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Heterogeneous Data in R
  • Last Updated : 24 Feb, 2021

Data structures are a logical way or representing as per requirement. They further help depict this logical view physically in computer memory. In the R language, data structures can be classified into two groups, namely homogeneous and heterogeneous.

  • Homogeneous Data Structures: This type can only store a single type of data inside them(integer, character, etc.),
  • Heterogeneous Data Structures: This type can store more than one type of data at the same time.

Heterogeneous Data Structures

R supports two ways of representing heterogeneous data, namely lists and dataframe. Both structures are discussed in detail below:

1) Lists :

  • Lists are single-dimensional heterogeneous data types.
  • A list can represent more than one data type at a time.
  • We can simply use the list() function to create a list.
  • Lists are similar to vectors, however, vectors are homogeneous and lists are heterogeneous.
  • Another interesting property of lists is that we can store lists inside other lists(like simple recursion). Due to this reason, Lists are also referred to as “Recursive Vectors“.



list_ex = list(Ch="R language", numbers = 5:1, fl=FALSE)



[1] “R language”


[1]  5 4 3 2 1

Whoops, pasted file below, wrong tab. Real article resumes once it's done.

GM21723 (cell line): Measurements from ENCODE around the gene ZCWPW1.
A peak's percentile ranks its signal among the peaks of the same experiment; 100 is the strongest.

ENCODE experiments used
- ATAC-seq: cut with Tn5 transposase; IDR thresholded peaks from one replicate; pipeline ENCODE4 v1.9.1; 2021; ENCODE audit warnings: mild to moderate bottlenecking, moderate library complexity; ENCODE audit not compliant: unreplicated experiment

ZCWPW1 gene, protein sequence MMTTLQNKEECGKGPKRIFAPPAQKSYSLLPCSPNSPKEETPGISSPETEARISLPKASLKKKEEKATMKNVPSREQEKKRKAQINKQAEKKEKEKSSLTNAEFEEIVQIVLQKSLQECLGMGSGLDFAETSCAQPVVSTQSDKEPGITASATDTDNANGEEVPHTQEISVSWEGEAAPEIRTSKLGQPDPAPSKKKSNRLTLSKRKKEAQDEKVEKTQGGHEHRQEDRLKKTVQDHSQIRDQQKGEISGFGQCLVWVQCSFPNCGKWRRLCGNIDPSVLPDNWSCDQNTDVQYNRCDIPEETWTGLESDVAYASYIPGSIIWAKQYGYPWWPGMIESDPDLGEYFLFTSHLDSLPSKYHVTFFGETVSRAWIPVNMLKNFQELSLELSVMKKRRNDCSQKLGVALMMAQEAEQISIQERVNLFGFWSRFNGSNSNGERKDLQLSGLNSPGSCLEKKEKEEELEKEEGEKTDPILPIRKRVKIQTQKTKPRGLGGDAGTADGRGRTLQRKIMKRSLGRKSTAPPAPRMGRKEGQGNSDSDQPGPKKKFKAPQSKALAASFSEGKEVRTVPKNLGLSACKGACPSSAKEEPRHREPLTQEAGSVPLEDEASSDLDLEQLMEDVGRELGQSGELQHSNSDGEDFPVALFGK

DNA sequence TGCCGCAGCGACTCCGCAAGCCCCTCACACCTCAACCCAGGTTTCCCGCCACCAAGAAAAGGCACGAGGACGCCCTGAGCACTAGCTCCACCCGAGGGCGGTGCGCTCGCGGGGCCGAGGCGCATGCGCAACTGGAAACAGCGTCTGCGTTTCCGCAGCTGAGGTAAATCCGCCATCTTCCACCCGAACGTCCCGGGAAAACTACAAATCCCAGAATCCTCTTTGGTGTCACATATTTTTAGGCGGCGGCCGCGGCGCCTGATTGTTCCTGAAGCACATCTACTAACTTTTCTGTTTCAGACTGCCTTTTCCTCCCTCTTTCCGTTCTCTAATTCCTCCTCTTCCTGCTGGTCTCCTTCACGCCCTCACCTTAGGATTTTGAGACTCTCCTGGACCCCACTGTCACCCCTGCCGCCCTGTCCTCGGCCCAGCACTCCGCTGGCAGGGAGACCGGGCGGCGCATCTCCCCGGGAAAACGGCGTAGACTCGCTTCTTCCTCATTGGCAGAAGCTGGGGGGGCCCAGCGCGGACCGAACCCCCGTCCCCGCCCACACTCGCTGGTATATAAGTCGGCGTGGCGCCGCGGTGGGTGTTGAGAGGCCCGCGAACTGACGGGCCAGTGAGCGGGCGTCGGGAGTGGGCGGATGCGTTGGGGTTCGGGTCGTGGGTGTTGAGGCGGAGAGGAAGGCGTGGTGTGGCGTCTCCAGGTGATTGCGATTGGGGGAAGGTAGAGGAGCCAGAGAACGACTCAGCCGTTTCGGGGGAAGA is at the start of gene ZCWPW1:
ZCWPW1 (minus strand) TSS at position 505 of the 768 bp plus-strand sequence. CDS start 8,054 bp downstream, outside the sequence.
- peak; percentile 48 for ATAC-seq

Example: Recursive vectors


list_ex2<-list(list(1,"R language",FALSE), list("Python",2,"Language"),


List of 3

$ :List of 3

 ..$ : num 1

 ..$ : chr “R language”

 ..$ : logi FALSE

$ :List of 3

 ..$ : chr “Python” 

 ..$ : num 2

 ..$ : chr “Language”

$ :List of 3

 ..$ : chr “Hello”

 ..$ : logi FALSE

 ..$ : chr “World”          

2) Data Frames:

  • In the R language, a data frame is a two-dimensional heterogeneous table-like structure
  • They are simply lists of vectors that have equal lengths.
  • Data frames make data analysis easier when they are used systematically,
  • In the R language, we use the data.frames() function to create data frames.
  • A data frame in R must follow the following rules :
    • A data frame must have column names and each column must contain equal amount of items,
    • Each row in a data frame must have a unique name,
    • Each entry in a column must have same data type,
    • Different columns can have same or different data types.



employee_id <- c(1:4)
employee_name <- c("Abdul", "Anshul", "Vishal", "Riya")
employee_salary <- c("45000", "90000", "25000", "75000")
employee_designation <- c("Software Engineer", "Senior Manager", "Intern","Manager") <- data.frame(employee_id , employee_name, employee_salary,


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